In December 2019, as State Counsellor Daw Aung San Suu Kyi faced international discredit for representing Myanmar at the ICJ, a different narrative took shape in the country’s commercial and political capitals. Crowds gathered in the streets of Yangon and Naypyitaw cheering their beloved leader for defending the nation against “Western bias.” Billboards with the message “We Stand with You, Daw Suu” lined major thoroughfares as proceedings before the ICJ were streamed live in downtown Yangon’s Maha Bandoola Park. In marked contrast, various ethnic groups, waging their own decades-long struggle against the Government, expressed solidarity with the Rohingya in anticipation of the court hearings.
These polarized reactions call for a project to render the language of international law accessible to a nation emerging from decades of conflict and military rule. The International Commission of Jurists has initiated and assisted efforts within the country to explain these international proceedings to the Myanmar public.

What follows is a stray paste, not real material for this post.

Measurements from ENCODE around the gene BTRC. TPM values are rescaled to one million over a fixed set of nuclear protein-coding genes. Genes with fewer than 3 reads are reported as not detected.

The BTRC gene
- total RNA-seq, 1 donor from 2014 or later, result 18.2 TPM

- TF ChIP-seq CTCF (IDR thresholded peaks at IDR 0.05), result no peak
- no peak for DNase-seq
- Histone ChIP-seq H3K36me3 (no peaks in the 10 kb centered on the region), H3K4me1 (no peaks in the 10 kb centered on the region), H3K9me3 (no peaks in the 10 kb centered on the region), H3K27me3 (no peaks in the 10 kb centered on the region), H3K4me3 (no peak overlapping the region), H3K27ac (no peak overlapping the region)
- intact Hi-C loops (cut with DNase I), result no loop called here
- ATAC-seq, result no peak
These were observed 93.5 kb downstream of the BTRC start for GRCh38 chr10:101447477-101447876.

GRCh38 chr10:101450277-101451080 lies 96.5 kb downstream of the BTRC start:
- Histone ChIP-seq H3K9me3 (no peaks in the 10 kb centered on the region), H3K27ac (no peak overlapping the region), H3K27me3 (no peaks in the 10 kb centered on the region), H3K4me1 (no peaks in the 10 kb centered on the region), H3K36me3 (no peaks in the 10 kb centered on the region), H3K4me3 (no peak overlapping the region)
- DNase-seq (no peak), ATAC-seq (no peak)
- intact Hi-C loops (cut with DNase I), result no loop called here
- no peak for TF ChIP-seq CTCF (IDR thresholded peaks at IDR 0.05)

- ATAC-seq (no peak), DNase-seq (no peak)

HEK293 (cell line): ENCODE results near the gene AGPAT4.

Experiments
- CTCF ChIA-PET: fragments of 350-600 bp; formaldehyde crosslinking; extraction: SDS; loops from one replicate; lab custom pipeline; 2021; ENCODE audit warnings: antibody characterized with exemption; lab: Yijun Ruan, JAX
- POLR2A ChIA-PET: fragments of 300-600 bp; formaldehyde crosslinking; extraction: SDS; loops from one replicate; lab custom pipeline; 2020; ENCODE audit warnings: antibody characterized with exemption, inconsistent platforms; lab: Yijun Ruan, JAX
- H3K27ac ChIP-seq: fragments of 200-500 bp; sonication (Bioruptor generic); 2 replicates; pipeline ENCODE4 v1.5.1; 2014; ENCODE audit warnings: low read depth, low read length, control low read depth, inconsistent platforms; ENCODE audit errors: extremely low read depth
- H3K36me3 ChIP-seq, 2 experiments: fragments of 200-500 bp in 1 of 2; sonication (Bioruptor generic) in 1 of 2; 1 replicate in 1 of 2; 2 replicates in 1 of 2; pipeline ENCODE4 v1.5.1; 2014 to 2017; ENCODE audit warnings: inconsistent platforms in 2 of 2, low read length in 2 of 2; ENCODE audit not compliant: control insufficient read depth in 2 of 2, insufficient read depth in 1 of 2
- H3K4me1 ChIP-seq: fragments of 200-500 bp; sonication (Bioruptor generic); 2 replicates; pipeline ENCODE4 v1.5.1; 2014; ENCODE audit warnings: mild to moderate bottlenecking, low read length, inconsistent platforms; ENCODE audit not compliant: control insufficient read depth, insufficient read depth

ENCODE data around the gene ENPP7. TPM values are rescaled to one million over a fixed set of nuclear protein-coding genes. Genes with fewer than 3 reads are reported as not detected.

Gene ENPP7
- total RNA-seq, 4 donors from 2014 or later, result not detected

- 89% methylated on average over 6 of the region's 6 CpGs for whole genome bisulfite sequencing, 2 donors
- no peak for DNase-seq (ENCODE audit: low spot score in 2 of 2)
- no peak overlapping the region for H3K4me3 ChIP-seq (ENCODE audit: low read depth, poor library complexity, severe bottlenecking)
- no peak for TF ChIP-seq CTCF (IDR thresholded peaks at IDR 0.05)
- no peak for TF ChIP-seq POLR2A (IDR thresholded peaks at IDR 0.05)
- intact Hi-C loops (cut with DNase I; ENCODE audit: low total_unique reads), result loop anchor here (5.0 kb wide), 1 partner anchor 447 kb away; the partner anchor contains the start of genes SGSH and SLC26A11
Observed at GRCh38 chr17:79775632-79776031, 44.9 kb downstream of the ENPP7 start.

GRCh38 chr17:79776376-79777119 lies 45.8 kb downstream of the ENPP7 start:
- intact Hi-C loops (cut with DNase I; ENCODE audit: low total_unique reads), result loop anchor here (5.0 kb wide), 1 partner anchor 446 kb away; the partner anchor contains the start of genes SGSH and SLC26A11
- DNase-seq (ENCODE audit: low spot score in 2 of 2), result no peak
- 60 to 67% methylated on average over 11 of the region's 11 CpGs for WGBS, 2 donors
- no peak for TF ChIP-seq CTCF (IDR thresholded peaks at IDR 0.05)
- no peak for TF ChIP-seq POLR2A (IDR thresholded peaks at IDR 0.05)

As the Rohingya watch justice unfold in various international fora, it is undeniable that these court proceedings are making waves on the ground. Beyond bringing justice to the Rohingya, these accountability initiatives carry significant implications for Myanmar’s political transition, its recently revived justice system, and the longstanding struggle of Myanmar’s ethnic groups all playing behind the scenes of mainstream foreign media coverage. As the world sees justice for the Rohingya rightly take center stage, the international community must also contend with the necessity of building the conditions for justice inside Myanmar for the long term. This includes confronting and working through the “racial injustice” built in the history and structure of international law and transitional justice, a difficult but indispensable task if we were to make peace and general respect for human rights possible in Myanmar long after the curtain falls and the foreign actors leave the stage.